1948 - 1979
FB-Mondial (Manufactured by Fratelli Boselli) was a motorcycle manufacturer of Milan Italy from 1948 to 1979, known for its Grand Prix motorcycle racing successes during the 1950s. Prior to World War II they manufactured delivery tricycles. The firm produced some of the most advanced and successful Grand Prix road racers of its time, winning 5 World Championships. After the 1957 Grand Prix season, the major Italian motorcycle manufacturers including Gilera, Moto Guzzi, MV Agusta and Mondial announced that they would pull out of Grand Prix competition citing increasing costs and diminishing sales (MV Agusta would later reconsider and continued racing). Mondial had readied a bike with desmodromic valve actuation (before Ducati) but did not produce it. In 1999 Roberto Ziletti attempted to revive the marque.
In 1957, Soichiro Honda approached Italian nobleman Count Boselli for purchase of a Mondial racebike, with which the firm had just won the 125 cc and 250 cc world titles. Honda would use this bike as a standard to which he would need to live up to in order to compete on a world-scale. They also examined it well.
An original Mondial 125 cc racebike is the first bike on display when entering Honda’s Motegi Collection Hall.
The rights to Mondial were purchased by newspress tycoon Roberto Ziletti in 1999 from the Boselli family who had founded Mondial before World War II. Ziletti was an avid motorcyclist in his youth, and his dream was to own a prestigious motorcycle company.
In 2000 Ziletti asked Honda to supply engines for the new Mondial (the Piega) from their race-winning RC51 superbikes. The deal went through, allowed because Mondial had supplied Soichiro Honda with that 1957 racebike. This represents the first time Honda has ever allowed a firm to use its engines for their production vehicles.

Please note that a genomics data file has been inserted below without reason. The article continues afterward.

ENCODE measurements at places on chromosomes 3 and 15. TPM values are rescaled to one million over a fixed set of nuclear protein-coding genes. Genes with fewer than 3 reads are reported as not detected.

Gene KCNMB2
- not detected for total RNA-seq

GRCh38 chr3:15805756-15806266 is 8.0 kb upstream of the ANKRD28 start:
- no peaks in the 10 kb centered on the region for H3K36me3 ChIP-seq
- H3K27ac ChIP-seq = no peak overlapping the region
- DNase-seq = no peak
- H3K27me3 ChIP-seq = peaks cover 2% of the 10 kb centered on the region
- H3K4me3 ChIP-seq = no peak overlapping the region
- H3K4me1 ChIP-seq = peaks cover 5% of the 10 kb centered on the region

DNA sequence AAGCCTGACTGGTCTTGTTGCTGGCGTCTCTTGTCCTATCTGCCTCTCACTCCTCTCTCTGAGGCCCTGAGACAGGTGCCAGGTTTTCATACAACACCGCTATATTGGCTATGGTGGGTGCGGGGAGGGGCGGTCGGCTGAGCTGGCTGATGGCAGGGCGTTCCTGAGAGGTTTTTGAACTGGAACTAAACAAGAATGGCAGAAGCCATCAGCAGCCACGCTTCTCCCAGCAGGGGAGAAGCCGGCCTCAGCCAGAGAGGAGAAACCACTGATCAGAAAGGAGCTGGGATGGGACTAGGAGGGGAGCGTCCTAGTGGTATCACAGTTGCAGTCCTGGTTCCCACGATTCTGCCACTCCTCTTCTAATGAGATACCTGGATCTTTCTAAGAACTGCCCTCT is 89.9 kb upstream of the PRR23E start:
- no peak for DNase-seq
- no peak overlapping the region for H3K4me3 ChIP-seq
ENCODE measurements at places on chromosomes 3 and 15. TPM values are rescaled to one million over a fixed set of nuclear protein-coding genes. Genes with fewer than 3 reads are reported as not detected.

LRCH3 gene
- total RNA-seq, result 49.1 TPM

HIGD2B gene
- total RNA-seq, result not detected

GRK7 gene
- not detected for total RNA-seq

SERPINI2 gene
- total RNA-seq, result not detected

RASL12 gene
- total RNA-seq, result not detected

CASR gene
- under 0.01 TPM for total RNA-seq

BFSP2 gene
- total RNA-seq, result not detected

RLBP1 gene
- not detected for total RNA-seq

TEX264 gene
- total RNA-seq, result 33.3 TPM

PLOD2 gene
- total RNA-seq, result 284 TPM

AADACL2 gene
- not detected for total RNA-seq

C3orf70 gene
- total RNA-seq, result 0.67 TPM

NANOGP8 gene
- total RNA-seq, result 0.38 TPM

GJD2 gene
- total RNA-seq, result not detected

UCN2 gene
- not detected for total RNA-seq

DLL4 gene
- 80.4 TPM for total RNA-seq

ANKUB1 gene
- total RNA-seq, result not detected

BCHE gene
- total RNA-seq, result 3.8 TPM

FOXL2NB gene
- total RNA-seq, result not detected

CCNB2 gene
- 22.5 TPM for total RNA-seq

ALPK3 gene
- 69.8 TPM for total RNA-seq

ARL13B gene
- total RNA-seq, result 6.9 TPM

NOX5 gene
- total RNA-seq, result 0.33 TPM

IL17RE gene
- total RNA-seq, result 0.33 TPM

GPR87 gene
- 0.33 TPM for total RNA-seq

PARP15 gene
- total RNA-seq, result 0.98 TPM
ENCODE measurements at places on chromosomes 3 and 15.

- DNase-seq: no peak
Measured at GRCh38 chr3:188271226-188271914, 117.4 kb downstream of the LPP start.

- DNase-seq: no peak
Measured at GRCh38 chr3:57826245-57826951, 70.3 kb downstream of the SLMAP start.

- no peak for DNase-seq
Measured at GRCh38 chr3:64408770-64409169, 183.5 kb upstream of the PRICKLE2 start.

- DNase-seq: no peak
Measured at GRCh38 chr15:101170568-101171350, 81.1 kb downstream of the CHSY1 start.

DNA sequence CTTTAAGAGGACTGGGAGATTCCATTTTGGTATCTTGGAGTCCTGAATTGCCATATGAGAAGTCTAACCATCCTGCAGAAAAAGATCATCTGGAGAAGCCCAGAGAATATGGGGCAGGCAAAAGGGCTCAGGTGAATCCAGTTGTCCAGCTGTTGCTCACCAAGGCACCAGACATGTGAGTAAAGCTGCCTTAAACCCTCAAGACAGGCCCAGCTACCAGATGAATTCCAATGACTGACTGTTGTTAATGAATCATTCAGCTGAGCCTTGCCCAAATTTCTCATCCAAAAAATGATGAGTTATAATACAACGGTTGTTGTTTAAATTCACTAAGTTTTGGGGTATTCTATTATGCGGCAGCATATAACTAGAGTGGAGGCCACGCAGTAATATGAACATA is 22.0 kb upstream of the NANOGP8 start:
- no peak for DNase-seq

Ziletti's father died, leaving him in charge of Lastra Group. Mondial's difficulties occurred when Lastra acquired Mitsubishi Corp.’s worldwide graphic arts division, leaving Roberto Ziletti insufficient time to resolve Mondial’s problems. He had spent more than euro 11 million into the company, and after failing to farm Mondial out to a Swiss company, the Arcore factory was placed in the hands of the Monza bankruptcy court in July 2004, with around 35 Mondial Piegas in various states of completion. To place this in perspective, Lastra Group had a turnover exceeding 500 million Euros in 2004.
Andrew Wright gave interviews in March 2005 stating that the courts had arranged to sell Mondial to his American firm, Superbike Racing, on February 28 2005, and they would continue the marque, but the Monza courts sold Mondial Moto SPA to a different buyer on July 27, 2005. Andrew Wright claimed his deposit had been seized, and the company sold to asset strippers. The Monza court version of events is unavailable.
In March 2006, Andrew Wright, south Georgia motorcycle dealer, was convicted of smuggling, mail fraud, wire fraud and false statements. These charges related to the smuggling of two motorcycles into the United States, falsely labeling them as being approved by the US EPA and DOT regulatory agencies, and selling them. He had previous convictions for the same offence. He was sentenced to 27 months in prison, but on December 7 2006, instead of reporting to prison, he fled. When his flight from prosecution began, he emailed several news outlets stating, in part, "You will never take me alive to be tortured in you(r) death chambers."
Mondial 125 Pro 1 Source
Mondial 125 MTA Source
Mondial Supermono Source
mondial 175 Turismo Veloce and 175 Sport Source
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